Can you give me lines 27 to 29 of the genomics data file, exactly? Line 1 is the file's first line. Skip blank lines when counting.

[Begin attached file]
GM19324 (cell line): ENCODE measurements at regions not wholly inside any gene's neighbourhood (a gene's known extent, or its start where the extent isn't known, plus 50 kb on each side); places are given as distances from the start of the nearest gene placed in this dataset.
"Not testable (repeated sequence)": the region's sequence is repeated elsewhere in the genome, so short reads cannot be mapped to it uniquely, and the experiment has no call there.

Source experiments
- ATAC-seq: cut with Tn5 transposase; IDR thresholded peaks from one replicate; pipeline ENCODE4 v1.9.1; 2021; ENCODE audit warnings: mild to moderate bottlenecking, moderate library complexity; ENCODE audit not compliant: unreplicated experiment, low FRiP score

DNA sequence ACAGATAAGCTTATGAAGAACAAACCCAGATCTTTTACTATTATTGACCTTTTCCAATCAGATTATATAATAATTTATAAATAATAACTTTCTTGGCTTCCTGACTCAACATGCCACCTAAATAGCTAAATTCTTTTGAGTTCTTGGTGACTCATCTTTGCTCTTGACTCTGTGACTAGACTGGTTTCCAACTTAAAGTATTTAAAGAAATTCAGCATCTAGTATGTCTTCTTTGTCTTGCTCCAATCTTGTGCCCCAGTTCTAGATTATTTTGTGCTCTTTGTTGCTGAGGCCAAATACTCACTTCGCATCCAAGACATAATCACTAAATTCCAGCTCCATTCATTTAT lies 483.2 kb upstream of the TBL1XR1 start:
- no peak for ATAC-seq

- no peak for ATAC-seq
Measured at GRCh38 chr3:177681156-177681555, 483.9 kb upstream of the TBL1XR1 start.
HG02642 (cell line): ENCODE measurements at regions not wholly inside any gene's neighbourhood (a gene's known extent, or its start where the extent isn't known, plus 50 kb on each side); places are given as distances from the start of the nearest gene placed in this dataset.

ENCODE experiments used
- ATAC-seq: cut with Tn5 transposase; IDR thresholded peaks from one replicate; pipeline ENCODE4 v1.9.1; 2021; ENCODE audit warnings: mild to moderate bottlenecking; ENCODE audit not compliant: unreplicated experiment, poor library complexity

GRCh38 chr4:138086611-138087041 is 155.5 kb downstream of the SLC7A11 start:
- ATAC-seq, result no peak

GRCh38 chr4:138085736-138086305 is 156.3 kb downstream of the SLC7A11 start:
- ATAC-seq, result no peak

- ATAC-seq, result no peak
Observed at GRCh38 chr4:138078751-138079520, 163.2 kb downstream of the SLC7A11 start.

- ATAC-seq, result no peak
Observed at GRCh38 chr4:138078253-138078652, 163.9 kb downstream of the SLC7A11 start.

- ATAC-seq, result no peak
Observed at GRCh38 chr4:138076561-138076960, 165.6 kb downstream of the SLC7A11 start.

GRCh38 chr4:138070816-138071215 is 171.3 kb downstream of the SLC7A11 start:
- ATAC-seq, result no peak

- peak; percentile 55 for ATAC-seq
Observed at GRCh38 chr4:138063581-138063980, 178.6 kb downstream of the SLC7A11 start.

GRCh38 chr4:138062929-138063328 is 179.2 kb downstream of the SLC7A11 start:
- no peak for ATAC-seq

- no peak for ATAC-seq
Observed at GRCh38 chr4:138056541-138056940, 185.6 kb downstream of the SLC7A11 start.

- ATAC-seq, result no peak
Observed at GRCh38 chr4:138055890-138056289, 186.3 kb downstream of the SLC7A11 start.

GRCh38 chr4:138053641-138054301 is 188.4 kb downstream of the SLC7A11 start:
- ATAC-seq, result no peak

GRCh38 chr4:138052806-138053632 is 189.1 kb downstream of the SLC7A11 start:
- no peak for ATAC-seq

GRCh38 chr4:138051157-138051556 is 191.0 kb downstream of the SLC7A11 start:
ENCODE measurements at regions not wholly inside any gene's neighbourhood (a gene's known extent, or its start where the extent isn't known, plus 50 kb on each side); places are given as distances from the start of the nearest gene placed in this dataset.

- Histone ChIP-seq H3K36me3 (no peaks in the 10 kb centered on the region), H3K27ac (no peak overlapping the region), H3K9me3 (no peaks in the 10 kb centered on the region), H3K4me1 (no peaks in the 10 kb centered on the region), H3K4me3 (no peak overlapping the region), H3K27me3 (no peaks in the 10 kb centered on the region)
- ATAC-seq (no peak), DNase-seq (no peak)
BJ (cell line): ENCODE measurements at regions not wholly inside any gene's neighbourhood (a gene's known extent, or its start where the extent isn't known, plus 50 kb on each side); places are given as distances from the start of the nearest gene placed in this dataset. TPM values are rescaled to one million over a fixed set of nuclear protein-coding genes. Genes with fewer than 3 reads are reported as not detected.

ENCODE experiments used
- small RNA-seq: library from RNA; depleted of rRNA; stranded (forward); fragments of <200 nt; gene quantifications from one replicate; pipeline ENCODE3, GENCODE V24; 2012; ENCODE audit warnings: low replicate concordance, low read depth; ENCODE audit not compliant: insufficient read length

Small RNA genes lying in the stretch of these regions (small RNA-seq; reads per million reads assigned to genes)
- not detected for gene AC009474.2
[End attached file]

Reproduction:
- no peak for ATAC-seq

- no peak for ATAC-seq
Observed at GRCh38 chr4:138056541-138056940, 185.6 kb downstream of the SLC7A11 start.